Editorial, J Chem Appl Chem Engl Vol: 5 Issue: 6
Valorization of bioglycerol to value added products: Sulfonated mesoporous Polydivinylbenzene (PDVB) as an efficient solid acid catalyst for room temperature synthesis of solketal
Keywords: Sulfonated mesoporous Polydivinylbenzene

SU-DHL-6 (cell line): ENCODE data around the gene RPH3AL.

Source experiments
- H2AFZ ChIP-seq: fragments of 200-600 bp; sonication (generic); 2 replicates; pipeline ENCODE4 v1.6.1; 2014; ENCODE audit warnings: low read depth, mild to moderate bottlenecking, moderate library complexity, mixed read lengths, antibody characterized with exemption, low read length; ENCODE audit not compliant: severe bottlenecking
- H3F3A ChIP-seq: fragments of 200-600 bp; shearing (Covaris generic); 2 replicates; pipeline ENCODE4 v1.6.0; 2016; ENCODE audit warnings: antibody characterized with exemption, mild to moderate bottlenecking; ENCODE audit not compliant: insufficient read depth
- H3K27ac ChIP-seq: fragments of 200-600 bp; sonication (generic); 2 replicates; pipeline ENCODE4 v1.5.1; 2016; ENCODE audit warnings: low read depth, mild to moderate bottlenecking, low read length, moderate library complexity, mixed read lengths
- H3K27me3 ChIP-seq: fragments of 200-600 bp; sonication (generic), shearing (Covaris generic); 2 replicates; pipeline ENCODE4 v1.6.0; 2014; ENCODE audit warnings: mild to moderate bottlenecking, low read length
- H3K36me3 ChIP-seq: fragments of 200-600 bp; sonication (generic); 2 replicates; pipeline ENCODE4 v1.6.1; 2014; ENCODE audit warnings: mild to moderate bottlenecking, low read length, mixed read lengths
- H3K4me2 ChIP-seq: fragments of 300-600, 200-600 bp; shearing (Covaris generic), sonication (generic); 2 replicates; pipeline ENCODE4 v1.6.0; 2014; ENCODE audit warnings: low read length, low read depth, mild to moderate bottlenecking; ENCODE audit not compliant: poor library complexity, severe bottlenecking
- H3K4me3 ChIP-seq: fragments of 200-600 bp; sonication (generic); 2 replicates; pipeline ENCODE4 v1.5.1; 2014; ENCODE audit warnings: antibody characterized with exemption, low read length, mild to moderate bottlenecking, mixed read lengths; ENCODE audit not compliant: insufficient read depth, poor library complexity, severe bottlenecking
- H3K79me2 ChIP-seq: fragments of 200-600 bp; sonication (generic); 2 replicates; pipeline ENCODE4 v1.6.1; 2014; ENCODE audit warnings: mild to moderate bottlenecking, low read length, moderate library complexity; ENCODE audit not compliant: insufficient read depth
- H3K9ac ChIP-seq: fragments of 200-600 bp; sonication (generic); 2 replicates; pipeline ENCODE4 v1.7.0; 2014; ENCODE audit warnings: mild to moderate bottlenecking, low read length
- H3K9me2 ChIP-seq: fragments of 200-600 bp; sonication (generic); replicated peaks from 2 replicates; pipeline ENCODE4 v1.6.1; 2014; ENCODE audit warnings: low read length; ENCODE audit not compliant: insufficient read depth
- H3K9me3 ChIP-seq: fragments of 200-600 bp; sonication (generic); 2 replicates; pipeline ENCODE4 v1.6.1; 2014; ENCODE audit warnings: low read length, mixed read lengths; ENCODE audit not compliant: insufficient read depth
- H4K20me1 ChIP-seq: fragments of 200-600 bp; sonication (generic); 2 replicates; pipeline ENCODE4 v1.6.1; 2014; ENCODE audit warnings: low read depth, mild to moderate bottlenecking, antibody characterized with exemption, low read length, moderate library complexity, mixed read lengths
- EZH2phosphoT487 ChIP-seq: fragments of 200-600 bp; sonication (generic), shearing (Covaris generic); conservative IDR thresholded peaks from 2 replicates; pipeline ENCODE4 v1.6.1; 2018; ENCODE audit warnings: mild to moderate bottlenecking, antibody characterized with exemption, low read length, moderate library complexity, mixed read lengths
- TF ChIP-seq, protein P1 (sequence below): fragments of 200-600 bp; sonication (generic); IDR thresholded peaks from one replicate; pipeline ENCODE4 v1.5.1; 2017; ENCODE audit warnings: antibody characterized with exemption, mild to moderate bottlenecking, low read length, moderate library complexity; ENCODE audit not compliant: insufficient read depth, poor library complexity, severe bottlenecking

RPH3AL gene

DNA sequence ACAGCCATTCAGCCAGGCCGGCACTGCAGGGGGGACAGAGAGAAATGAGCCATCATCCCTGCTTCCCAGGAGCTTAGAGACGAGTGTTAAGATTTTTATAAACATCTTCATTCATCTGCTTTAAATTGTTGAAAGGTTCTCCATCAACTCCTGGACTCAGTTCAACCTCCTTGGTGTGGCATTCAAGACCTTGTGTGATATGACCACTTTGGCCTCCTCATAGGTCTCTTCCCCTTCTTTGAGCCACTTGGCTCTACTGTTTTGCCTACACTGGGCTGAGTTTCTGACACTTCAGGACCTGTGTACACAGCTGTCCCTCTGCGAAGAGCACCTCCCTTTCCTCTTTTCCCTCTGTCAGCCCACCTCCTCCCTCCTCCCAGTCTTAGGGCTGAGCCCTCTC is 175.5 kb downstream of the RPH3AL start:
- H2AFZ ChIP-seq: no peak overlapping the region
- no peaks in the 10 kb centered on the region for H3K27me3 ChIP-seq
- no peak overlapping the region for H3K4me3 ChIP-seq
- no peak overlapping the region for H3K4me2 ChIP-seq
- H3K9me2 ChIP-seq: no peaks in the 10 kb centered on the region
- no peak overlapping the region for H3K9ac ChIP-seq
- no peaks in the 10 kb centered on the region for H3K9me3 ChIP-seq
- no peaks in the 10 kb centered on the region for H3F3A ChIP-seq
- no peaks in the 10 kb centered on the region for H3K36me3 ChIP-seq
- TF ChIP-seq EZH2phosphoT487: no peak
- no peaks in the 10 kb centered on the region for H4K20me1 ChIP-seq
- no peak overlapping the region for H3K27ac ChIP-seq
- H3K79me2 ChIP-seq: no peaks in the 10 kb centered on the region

Acetalization of glycerol with acetone is very significant reaction for synthesis of solketal (2, 2-dimethyl-4- hydroxymethyl-1, 3-dioxolane). Solketal can be used as an additive in formulation of diesel, biodiesel and gasoline fuels. It decreases the viscosity, improves cold properties and provides the required flash point to the biodiesel. These oxygenated products when blended with the diesel fuel curtail the uncontrolled emission of carbon monoxide, particles, hydrocarbons and aldehydes. Challenge in the synthesis of glycerol derivatives is the formation of by-product water which hinders the catalytic activity in case of silica due to low hydrothermal stability and commercial resins being too hydrophilic. Moreover, the commercial resins are not characterized by well-defined pores. Diffusion limitation and polymer swelling remain as disadvantage despite the development of large-pore resins, low-swelling polymers. In this work, sulfonic acid functionalized mesoporous polymer catalyst (MP-SO3H) was prepared by post synthetic modification of mesoporous polydivinylbenene by incorporating sulfonic acid moiety using conc. H2SO4. The synthesized materials were characterized by using several physicochemical techniques and their performance was evaluated for room temperature liquid phase acetalization of glycerol with acetone. MP-SO3H catalyst performed better than other conventional solid acid catalysts with 94 % glycerol conversion and 98.5 % selectivity for solketal. The high activity of MP-SO3H catalyst can be attributed due to facile diffusion of reactants and products in the mesoporous environment together with an optimized balance of acid functionalization. Glycerol conversion increased with increase in the total acidity of the catalyst. Amount of acidity and surface density of (H+) ions were found to have a direct correlation with catalyst performance.